About Lance Willett

By day Lance leads the Theme Division at Automattic, and by night he is Launcelot du Lac, Knight of the Round Table.

Tucson WordPress Meetup, February 2014

It’s 2014 and a great time to kick off the new year with a WordPress event in Tucson.

Join the newly formed Meetup.com group to RSVP and be notified of new events: Tucson WordPress Meetup.

Follow us on Twitter @tucsonwp for news and announcements. Hashtag: #tucsonwp

Our next Tucson WP Meetup is Tuesday February 18th from 7–9 PM at CoLab Workspace, see details and directions.

See you there!

WordPress 3.8 “Parker” and Twenty Fourteen Theme

I’m proud to call myself a WordPress contributor yet again with the recent 3.8 “Parker” release. This is an amazing update to the world’s best CMS, with a focus on device support in the refreshed admin interface, better widget and theme administration, a new default theme, and much more.

As with Twenty Twelve and Twenty Thirteen my primary role in the project was launching a new default theme, Twenty Fourteen. This time the goal was a bit different: create a beautiful magazine-style site with WordPress. And launch it before the new year.

Twenty Fourteen started with an all-star team of Takashi Irie (designer) and Konstantin Obenland (lead developer) and we were joined by many contributors in the WordPress community, notably Nick Halsey (aka celloexpressions) who’d contributed to previous default themes and had a big impact again.

As with Twenty Twelve WordCamp contributor days were a big highlight for me during the 3.8 cycle. For 3.8 and Twenty Fourteen kicked things off at WCSF 2013 contributor day and then did a bunch of testing at WordCamp London (see the above photos for beautiful evidence). It was amazing to meet other WordPress contributors in person, work and talk together, and improve the software we love and use daily—people like Joan and Ben. This is why I love being a part of this community!

More about Twenty Fourteen:

- Twenty Fourteen demo site to see it in action.
- Takashi’s recap and the design decisions for Further (the predecessor to Twenty Fourteen).
- The Fourteen Colors plugin by Nick Halsey in case you’d like to customize the look a bit more.
- Background post on WPTavern: WordPress 3.8 – Taking The Default Theme Further.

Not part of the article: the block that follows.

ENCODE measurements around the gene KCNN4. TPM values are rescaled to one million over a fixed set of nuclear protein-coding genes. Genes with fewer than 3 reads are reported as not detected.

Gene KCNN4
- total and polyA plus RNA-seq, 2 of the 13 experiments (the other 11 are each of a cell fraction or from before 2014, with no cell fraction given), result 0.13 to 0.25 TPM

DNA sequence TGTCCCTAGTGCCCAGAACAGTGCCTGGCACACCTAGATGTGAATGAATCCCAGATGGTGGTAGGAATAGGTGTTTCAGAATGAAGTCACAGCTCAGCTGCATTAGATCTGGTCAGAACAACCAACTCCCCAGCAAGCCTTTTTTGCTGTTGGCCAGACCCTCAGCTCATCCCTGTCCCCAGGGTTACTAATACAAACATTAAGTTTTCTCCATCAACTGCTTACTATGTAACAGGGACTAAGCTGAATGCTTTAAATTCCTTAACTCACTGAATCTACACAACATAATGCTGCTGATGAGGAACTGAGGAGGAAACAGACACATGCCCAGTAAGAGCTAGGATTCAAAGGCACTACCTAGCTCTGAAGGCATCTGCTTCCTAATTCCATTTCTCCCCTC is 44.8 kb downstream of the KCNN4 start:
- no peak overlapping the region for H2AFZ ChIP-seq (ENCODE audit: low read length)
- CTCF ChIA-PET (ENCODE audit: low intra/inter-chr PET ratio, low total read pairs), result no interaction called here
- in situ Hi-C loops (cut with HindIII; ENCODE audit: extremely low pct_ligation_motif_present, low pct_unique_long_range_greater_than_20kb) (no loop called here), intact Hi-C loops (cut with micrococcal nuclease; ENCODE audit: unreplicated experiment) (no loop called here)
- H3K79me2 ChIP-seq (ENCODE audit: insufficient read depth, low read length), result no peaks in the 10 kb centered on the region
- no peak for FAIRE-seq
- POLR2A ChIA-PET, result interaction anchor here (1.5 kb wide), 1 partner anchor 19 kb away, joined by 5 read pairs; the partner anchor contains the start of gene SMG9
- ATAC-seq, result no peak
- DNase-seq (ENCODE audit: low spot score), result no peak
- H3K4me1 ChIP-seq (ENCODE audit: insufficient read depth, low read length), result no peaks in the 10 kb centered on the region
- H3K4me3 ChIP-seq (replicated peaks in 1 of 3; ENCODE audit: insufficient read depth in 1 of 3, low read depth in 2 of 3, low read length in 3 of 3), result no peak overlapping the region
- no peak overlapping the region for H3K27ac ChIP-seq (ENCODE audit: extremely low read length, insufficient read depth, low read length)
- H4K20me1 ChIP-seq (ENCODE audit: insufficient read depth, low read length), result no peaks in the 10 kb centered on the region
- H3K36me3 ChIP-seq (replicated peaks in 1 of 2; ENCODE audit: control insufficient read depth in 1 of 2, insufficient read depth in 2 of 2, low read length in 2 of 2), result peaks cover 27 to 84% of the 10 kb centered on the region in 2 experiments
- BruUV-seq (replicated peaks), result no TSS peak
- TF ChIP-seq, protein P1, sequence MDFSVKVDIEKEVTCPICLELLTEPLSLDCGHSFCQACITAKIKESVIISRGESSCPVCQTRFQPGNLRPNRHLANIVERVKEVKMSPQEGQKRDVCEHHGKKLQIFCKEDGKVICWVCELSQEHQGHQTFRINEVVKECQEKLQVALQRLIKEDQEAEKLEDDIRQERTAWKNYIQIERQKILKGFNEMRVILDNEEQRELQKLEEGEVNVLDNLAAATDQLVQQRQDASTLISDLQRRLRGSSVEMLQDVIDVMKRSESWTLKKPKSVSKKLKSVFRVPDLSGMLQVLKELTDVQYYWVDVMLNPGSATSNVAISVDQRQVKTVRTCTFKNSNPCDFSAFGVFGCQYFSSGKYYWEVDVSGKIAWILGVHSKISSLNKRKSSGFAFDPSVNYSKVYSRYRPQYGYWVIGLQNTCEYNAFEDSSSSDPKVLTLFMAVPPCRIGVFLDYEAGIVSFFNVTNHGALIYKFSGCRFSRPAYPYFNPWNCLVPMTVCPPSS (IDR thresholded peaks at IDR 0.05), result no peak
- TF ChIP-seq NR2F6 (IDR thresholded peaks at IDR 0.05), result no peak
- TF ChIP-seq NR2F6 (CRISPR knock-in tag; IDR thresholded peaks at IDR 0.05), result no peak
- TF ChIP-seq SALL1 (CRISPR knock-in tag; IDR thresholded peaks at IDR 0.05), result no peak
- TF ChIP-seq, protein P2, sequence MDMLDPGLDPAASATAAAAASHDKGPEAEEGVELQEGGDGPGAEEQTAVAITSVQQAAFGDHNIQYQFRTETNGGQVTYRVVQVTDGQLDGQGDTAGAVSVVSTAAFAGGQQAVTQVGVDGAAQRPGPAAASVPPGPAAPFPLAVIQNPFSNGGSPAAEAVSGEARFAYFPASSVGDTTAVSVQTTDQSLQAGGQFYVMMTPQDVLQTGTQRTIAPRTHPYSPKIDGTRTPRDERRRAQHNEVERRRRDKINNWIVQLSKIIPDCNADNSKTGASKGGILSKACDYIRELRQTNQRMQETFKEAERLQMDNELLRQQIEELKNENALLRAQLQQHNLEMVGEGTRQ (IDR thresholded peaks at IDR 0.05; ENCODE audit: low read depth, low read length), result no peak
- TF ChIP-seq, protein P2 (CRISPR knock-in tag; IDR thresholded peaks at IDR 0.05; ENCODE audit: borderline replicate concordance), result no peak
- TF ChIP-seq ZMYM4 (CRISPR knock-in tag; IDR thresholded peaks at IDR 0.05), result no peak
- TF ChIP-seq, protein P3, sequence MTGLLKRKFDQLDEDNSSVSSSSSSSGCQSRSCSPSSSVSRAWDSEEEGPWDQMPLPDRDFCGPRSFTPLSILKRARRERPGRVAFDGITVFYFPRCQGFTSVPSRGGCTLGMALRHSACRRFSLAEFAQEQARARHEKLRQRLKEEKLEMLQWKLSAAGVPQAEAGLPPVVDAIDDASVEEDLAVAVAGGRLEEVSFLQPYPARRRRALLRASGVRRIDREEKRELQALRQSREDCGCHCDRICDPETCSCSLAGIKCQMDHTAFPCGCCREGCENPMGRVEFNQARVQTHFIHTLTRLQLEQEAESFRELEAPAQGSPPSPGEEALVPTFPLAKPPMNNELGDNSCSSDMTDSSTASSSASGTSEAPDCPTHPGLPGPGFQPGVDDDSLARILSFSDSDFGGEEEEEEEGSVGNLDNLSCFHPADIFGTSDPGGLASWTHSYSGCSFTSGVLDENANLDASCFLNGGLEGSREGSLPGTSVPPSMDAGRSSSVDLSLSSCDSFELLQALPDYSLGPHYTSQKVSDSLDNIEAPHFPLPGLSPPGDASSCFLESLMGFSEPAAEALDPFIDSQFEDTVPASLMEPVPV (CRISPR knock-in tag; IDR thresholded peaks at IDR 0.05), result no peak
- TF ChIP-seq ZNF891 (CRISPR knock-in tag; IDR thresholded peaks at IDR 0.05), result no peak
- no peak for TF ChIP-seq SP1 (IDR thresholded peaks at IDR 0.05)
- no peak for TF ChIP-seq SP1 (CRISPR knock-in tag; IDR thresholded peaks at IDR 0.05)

- The philosophy behind default WordPress themes—and why they are named after the year (Twenty Twelve, Thirteen, Fourteen… ): Why Default Themes Change Each Year.

Enjoy, and happy new year.

The Power of Habit

My review of The Power of Habit: Why We Do What We Do in Life and Business by Charles Duhigg.

… once you understand that habits can change, you have the freedom—and the responsibility—to remake them. Once you understand that habits can be rebuilt, the power of habit becomes easier to grasp, and the only option left is to get to work.

This book breaks down habits into small, understandable pieces—at its simplest a 3-step loop of cue + routine + reward. The narrative style is easy to grasp, in the vein of Malcolm Gladwell and Freakonomics.

habit-book-cover

Wonderfully illustrated with examples of both good and bad habits, from alcoholism and gambling to workplace safety and employee willpower. Duhigg describes willpower, self-discipline, the power of belief as “keystone habits” that can create a structure for widespread change.

The stories and examples explain the central idea of the book: habits can be changed if we understand how they work. In the 3-step loop for a negative habit like overeating, for example, the cue and reward remain the same but the routine changes to a healthier one. And, importantly, small changes—no matter how tiny they may seem—fuel bigger ones.

Habits are powerful, but delicate. They shape our lives far more than we realize—they are so strong, in fact, that they cause our brains to cling to them at the exclusion of all else, including common sense.

My biggest takeaway is a motivation to think critically about my own personal habits, as well as the keystone habits and cultural values of my workplace. Raising my awareness is the first step to understanding my habits, and identify which ones I should change.

(Props Matt for the recommendation.)